PJ Anand, Alcyone Therapeutics CEO

A gene ther­a­py biotech is burst­ing on­to the scene with 12 pro­grams in tow. An ul­tra-rare neu­ro dis­ease is up first

In down­town Low­ell, MA, tucked in­to one of the coun­try’s old­est sur­viv­ing tex­tile mill com­plex­es is a new biotech toil­ing away on next-gen CNS ther­a­pies for se­vere neu­ro­log­i­cal dis­or­ders. And it’s start­ing with Rett syn­drome — a rare neu­rode­vel­op­men­tal con­di­tion that al­most ex­clu­sive­ly af­fects girls.

Kathrin Mey­er

Al­cy­one Ther­a­peu­tics emerged from stealth mode Wednes­day with $23 mil­lion from RTW In­vest­ments and 12 new gene ther­a­py pro­grams in the works. The com­pa­ny was cre­at­ed last sum­mer, short­ly af­ter founder and CEO PJ Anand met Kathrin Mey­er, a prin­ci­pal in­ves­ti­ga­tor in the gene ther­a­py unit at the Abi­gail Wexn­er Re­search In­sti­tute at Na­tion­wide Chil­dren’s Hos­pi­tal.

“We de­cid­ed that there was so much mu­tu­al syn­er­gy,” Anand told End­points News, lead­ing them to ex­e­cute a col­lab­o­ra­tion last year.

The com­pa­ny is in pre-IND en­abling stud­ies for one of its lead can­di­dates, AC­TX-101 — a Rett syn­drome treat­ment us­ing X-re­ac­ti­va­tion tech­nol­o­gy. Its oth­er lead can­di­date, AC­TX-401, is a gene ther­a­py for spinal mus­cu­lar at­ro­phy with res­pi­ra­to­ry dis­tress type 1 (SMARD1), for which it will file an IND this year.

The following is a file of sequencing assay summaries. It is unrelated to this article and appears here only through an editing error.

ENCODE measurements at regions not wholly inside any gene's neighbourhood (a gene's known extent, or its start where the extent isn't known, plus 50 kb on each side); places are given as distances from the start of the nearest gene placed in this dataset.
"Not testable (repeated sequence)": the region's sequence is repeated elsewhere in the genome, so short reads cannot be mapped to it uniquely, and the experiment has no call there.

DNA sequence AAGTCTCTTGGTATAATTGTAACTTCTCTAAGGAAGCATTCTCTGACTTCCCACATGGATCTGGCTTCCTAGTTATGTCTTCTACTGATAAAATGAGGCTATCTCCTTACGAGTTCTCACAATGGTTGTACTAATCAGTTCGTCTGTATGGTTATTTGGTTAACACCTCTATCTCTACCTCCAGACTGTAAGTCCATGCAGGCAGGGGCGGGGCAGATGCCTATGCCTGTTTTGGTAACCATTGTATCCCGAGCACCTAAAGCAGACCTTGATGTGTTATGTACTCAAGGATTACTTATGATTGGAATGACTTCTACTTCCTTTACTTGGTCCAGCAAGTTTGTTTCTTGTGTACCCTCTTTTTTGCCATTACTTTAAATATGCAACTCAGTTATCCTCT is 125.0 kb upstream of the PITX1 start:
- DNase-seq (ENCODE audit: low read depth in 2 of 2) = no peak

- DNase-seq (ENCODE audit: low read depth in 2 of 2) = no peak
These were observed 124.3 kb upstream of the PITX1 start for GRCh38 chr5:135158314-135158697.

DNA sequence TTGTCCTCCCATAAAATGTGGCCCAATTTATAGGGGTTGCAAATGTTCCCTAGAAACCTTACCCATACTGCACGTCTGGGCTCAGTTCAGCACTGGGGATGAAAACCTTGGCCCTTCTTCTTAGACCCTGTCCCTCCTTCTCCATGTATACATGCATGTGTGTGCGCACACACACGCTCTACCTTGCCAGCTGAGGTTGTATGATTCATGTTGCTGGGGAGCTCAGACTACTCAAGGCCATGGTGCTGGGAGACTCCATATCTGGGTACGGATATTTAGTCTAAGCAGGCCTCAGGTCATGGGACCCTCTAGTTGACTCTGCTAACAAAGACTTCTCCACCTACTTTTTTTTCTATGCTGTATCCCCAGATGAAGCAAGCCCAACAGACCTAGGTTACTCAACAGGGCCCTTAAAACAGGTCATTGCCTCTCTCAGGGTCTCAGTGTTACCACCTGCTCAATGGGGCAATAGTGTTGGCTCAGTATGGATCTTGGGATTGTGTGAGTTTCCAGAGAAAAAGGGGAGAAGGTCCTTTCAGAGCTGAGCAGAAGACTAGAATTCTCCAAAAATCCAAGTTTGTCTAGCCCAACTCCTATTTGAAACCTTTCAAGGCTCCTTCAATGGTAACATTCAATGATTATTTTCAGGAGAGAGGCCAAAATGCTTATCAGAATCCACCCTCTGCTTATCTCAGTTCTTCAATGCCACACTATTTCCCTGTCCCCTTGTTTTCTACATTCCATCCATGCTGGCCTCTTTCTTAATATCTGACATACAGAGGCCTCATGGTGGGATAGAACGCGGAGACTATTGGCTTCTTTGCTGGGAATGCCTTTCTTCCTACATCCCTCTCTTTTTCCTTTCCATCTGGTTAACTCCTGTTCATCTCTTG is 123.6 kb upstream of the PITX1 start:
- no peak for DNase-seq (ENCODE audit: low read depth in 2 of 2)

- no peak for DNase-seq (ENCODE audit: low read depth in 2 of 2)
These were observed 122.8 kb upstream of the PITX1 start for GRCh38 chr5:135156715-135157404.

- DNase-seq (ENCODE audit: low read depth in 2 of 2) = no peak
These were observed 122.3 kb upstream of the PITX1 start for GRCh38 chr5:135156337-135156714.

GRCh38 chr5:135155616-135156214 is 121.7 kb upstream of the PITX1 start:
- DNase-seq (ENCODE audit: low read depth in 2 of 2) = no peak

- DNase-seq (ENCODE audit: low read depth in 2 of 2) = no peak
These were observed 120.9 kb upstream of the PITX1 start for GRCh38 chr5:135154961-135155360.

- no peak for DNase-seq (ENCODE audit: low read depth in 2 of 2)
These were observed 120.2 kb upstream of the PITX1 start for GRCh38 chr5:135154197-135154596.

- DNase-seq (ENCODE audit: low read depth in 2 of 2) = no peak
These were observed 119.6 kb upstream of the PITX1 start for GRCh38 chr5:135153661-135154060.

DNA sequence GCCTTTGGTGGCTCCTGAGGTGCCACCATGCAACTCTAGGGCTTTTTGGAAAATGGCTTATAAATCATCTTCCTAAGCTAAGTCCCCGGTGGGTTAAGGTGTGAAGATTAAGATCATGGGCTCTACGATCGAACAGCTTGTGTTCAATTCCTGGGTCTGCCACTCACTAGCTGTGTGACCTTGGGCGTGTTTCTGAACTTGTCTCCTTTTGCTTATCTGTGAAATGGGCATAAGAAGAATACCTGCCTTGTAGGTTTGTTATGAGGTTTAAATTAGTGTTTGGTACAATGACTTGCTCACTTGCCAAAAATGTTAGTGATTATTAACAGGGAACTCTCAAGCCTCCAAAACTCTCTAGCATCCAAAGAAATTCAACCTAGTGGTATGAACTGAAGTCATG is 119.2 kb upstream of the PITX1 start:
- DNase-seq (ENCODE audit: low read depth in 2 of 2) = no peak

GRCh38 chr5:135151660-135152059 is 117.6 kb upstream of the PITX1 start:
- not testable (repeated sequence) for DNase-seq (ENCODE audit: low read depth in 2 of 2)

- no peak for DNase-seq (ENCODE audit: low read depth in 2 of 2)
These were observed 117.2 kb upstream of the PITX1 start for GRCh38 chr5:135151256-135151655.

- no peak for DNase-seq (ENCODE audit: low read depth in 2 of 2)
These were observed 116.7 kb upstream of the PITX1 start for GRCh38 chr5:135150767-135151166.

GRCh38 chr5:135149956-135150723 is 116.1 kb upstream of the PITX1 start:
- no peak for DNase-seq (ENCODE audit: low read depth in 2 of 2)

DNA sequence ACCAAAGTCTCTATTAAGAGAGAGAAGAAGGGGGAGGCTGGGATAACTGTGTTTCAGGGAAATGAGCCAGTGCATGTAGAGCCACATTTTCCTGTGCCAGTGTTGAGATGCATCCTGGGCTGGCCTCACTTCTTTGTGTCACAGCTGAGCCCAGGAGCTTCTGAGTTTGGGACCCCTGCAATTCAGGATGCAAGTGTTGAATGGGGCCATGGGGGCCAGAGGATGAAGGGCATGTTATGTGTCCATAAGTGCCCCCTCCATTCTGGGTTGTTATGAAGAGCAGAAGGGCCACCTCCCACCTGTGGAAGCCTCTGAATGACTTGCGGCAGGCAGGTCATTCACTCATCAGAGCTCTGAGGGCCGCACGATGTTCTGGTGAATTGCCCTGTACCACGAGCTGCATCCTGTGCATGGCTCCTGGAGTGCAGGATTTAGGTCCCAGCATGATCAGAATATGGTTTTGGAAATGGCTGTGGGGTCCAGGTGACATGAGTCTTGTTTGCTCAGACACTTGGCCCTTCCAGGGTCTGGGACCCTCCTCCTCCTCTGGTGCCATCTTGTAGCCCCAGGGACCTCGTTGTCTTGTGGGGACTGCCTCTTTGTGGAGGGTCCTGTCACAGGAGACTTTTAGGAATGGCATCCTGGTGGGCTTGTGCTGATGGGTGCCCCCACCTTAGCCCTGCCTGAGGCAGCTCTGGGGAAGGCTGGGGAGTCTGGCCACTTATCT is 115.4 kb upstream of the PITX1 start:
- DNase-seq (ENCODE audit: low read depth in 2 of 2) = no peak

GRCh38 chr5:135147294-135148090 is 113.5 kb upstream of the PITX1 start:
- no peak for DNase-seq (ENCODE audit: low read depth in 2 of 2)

Re­searchers at the Bay­lor Col­lege of Med­i­cine iden­ti­fied mu­ta­tions in a gene called MECP2 as the cause of Rett syn­drome back in 1999. The dis­or­der caus­es se­vere im­pair­ments that af­fect a child’s abil­i­ty to speak, walk, eat and breathe eas­i­ly, a com­mon sign be­ing con­stant repet­i­tive hand move­ments. The chal­lenge with con­ven­tion­al trans­gene re­place­ment, Anand ex­plained, is that over­pro­duc­tion of MECP2 is just as bad as un­der­pro­duc­tion.

“It is one of those Goldilocks in­di­ca­tions where you want to have the right amount of pro­tein,” he said. “The po­ten­tial of this plat­form is to in­crease the ef­fi­cien­cy of gene ther­a­py not by 1 time or 2 times, but by mul­ti­ple times.”

Al­cy­one is cou­pling its pre­cise CNS de­liv­ery plat­form with X-chro­mo­some re­ac­ti­va­tion tech­nol­o­gy, so in­stead of just re­plac­ing the gene in the ac­tive X-chro­mo­some (and risk­ing over­ex­pres­sion of MECP2), they’re se­lec­tive­ly re­ac­ti­vat­ing ar­eas in the in­ac­tive X-chro­mo­some to get MECP2 pro­duc­tion.